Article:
Don’t Look Up is a movie about an asteroid which is hurtling towards Earth that will wipe humanity off the face of the planet… and it is scarily realistic. Not the asteroid part of course, although I’m sure there is some accuracy to that, but the scenes in the film where impending doom couldn’t be more obvious but everyone seems to be ignoring it. Don’t Look Up is a very thinly veiled allegory for the way “experts” and those in power are clearly ignoring climate change or worse, denying it exists at all.
To say Don’t Look Up isn’t a political film would be an error but it doesn’t feel preachy or that it is beating the audience over the head with its message. Of course, that doesn’t mean the message is subtle at all. For example, Meryl Streep, bringing her usual level of quality and gravitas, plays the President of the United States in a fashion that is clearly echoing recent real life leader Donald Trump.
This continues when the experts go on a news network, not unlike Fox News, to deliver their message of doom and are met with smiles, gossip and celebrity prattle rather than the seriousness that they should be feeling. This is where that parallel with real life begins to emerge as you can’t help but see the same message of doom and urgency that scientists today have been warning the world about regarding climate change and the same ignorance from those that should be listening.
Of course, within this absurdity comes comedy and satire and Don’t Look Up hits this mark perfectly. The way people react is dialled up beyond the real life, from the chief scientist becoming a celebrity and losing himself, the political slogan of “Don’t Look Up” as a way of attacking the protests of ignorance from the Left Wing and the tech giant who gets involved at the last moment to secure the potential monetary success this asteroid could bring. It makes for a very well-rounded, funny and clever story.
The cast helps elevate this even further. Leonardo DiCaprio leads the charge as the Chief Scientist and refreshingly plays against type. He’s not the impressive playboy here but a man out-of-his-depth, socially awkward and thrown into situations he isn’t equipped for. DiCaprio relishes the role and is fun to watch. Jennifer Lawrence is his support, acting more as the audience’s voice, trying to get everyone to listen and recognise the absurdity. Its less of the “fun” role that everyone else seems to get but Lawrence is always solid and this is no exception.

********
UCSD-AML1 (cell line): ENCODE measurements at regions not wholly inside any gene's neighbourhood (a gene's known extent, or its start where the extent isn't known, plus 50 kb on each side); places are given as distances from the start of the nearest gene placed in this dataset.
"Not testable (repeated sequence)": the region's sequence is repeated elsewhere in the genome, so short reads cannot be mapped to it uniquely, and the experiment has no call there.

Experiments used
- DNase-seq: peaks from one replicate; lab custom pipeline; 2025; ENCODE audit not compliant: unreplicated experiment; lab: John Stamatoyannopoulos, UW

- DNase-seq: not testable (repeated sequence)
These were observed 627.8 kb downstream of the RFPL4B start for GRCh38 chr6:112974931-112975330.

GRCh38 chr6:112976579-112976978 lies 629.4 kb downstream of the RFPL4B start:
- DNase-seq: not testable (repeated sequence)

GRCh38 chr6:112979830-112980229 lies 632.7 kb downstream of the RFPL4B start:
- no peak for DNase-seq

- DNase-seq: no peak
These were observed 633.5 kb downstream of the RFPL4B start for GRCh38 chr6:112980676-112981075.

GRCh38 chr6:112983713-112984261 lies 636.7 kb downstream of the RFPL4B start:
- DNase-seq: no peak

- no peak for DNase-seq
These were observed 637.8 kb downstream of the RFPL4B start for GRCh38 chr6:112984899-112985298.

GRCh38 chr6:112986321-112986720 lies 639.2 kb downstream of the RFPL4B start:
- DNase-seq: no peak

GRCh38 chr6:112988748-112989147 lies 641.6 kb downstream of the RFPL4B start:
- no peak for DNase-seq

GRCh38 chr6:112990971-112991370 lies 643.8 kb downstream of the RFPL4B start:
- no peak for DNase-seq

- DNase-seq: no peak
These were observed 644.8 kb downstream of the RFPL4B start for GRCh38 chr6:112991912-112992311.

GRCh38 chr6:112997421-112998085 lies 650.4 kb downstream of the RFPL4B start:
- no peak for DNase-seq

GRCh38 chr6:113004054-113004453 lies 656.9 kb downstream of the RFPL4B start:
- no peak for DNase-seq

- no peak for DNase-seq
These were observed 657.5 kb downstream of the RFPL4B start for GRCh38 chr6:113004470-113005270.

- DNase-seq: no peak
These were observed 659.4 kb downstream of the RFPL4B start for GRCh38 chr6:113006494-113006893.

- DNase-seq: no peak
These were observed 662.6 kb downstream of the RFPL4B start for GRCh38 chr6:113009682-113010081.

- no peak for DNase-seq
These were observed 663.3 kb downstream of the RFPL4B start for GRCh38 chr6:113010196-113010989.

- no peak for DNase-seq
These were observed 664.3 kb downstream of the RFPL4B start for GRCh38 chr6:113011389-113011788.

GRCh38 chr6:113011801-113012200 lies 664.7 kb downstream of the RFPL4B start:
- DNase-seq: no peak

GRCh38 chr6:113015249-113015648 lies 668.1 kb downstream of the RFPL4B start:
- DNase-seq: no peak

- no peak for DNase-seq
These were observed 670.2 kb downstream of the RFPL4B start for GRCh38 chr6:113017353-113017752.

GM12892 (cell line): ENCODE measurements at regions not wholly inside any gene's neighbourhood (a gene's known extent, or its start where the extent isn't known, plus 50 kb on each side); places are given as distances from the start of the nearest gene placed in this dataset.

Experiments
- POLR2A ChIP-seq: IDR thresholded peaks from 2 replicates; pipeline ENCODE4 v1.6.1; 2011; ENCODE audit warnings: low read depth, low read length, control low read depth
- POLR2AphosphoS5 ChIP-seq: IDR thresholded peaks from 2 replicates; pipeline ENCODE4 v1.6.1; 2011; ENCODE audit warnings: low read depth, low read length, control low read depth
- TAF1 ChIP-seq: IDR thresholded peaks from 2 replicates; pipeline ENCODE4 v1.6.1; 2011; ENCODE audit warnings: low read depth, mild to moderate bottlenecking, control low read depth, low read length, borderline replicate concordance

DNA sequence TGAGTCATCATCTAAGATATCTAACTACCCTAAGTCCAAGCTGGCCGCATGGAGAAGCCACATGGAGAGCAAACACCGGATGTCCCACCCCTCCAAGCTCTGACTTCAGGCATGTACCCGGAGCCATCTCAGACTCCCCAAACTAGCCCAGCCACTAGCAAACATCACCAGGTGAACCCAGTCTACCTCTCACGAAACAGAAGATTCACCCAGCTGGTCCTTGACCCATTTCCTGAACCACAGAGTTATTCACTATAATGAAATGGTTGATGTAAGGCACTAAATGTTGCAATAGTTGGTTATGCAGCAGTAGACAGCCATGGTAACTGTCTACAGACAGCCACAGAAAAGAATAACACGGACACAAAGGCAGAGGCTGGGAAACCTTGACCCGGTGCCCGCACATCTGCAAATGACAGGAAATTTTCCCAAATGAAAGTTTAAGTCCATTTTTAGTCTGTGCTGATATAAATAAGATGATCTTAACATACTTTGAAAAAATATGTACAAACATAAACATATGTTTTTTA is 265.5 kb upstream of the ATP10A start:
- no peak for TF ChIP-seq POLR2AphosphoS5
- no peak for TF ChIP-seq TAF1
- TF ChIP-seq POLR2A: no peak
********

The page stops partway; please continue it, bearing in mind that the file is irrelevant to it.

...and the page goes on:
You could feel sorry for Lawrence because everyone else seems to get scenery-chewing roles they can sink their teeth into. Streep is a great villainous president, Jonah Hill is her son who elevates smarmy prick beyond anything you’ve seen before and the gentle nature of Mark Rylance hides a darker edge to his tech billionaire. Its only Timothee Chalamet that feels like they’re a wasted talent.
This could be because Chamalet features mostly in the final act of the movie and that is where the story begins to go awry. All the way through the absurdity and satire have been ramped-up and by the time the asteroid seems destined to hit Earth, the film takes too far a stretch into the absurd that it clashes with the slightly more grounded approach that had been taken for most of the movie. You could be forgiven for thinking that writer/director Adam McKay struggled with how to end the movie.
Overall, Don’t Look Up is a thinly veiled comment on how climate change is being ignored or denied by those in power and with power to stop it. Its done in a comedic, satirical and well-executed way with a cast who get to play characters who are larger than life. Ignore the bizarre and slightly too-silly ending and you have a great movie with something important to say.
Rating – 4.5
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